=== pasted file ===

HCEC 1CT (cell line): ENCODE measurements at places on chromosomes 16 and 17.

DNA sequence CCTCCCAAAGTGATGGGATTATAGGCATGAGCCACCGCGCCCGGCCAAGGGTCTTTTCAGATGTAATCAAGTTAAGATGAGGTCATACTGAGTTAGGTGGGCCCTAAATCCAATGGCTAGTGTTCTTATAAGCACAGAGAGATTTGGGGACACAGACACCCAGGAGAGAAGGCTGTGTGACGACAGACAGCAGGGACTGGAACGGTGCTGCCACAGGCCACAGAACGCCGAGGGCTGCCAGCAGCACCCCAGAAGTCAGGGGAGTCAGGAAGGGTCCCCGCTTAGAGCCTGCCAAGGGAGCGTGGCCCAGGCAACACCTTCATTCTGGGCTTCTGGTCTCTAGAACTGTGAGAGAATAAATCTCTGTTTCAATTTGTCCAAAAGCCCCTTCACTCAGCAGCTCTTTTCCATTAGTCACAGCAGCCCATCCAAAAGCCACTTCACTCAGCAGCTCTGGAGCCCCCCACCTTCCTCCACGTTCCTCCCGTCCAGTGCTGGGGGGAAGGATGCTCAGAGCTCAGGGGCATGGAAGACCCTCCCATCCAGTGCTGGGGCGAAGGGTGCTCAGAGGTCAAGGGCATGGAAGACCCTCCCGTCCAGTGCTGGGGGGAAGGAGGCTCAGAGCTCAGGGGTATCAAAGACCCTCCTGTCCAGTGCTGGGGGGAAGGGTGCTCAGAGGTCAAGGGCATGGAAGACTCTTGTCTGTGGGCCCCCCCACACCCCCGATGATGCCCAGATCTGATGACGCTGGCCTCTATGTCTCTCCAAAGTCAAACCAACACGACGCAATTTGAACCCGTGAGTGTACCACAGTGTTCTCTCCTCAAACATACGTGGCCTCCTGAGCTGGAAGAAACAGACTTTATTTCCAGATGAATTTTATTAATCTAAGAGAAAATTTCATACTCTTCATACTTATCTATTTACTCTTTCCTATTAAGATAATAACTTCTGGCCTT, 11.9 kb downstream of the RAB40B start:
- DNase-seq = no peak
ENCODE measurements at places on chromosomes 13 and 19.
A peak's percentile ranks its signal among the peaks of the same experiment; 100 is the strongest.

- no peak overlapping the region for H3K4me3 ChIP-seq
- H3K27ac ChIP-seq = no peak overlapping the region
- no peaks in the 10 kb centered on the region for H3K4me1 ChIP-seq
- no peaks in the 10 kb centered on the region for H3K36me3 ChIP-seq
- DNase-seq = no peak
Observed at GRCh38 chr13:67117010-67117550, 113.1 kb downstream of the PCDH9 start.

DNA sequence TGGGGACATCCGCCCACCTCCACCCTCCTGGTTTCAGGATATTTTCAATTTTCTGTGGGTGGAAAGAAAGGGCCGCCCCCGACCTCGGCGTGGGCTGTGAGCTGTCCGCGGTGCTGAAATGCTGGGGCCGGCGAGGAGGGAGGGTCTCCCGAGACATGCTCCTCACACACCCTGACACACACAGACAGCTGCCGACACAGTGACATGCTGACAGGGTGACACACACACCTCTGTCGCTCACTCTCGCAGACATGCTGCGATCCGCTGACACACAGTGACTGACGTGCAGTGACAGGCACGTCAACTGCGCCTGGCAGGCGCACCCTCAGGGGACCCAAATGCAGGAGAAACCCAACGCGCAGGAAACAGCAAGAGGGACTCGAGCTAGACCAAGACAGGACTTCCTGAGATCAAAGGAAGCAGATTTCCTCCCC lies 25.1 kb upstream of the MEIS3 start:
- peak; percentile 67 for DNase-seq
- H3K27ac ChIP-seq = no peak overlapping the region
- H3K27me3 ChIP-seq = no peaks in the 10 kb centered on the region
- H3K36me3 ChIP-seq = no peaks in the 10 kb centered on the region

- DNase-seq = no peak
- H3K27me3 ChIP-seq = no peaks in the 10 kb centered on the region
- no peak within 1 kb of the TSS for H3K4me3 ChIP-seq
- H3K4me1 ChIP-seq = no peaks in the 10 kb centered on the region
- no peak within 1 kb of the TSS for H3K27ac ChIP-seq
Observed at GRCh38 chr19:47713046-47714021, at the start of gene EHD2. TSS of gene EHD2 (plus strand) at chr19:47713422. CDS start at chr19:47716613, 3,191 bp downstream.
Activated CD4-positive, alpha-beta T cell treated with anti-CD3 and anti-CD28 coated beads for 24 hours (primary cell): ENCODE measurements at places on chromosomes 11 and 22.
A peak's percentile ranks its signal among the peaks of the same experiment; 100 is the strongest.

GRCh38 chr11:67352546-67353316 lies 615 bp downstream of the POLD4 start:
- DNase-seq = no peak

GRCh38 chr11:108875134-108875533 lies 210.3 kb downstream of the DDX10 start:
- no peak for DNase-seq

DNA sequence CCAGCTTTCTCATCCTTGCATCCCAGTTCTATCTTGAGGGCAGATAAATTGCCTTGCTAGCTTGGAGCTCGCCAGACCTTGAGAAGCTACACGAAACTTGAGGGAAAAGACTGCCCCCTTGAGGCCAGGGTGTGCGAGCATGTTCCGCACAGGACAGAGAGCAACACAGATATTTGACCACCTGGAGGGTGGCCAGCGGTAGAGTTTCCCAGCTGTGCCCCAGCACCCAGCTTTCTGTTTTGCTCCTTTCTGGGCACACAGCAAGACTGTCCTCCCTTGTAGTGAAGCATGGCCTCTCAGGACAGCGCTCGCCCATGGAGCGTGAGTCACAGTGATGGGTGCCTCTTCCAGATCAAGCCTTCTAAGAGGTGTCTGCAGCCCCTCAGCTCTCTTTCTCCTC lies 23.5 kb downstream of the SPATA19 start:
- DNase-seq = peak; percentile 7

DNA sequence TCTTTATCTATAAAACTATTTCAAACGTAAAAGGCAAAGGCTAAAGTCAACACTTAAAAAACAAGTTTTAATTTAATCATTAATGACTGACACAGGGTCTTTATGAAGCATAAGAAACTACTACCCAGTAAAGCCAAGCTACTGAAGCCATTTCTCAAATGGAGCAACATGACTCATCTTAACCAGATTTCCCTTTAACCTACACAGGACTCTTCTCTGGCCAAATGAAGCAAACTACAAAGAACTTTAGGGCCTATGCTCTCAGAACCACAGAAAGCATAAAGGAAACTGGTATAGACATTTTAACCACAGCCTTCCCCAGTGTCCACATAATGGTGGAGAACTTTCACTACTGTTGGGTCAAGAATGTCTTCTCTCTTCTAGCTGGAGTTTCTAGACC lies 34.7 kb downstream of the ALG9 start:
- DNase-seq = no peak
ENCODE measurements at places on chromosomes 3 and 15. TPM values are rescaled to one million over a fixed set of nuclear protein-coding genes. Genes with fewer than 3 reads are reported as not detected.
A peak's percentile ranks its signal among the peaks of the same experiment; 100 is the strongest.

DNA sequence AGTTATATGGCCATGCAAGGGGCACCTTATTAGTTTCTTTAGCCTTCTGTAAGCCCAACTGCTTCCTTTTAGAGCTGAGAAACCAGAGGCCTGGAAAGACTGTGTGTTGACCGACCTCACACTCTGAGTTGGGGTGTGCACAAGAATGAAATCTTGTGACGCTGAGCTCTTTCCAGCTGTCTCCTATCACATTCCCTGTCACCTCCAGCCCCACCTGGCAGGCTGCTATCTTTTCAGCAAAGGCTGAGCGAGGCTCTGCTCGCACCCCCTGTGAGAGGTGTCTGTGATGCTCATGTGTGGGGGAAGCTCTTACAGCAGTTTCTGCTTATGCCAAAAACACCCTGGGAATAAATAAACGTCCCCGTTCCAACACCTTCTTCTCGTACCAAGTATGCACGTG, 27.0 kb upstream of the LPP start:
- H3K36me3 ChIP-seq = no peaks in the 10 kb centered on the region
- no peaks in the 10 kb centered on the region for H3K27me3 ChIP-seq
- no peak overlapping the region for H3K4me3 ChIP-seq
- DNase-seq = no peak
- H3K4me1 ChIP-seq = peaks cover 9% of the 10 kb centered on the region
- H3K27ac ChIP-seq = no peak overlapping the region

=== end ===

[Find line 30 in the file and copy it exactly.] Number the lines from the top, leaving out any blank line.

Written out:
- DNase-seq = peak; percentile 7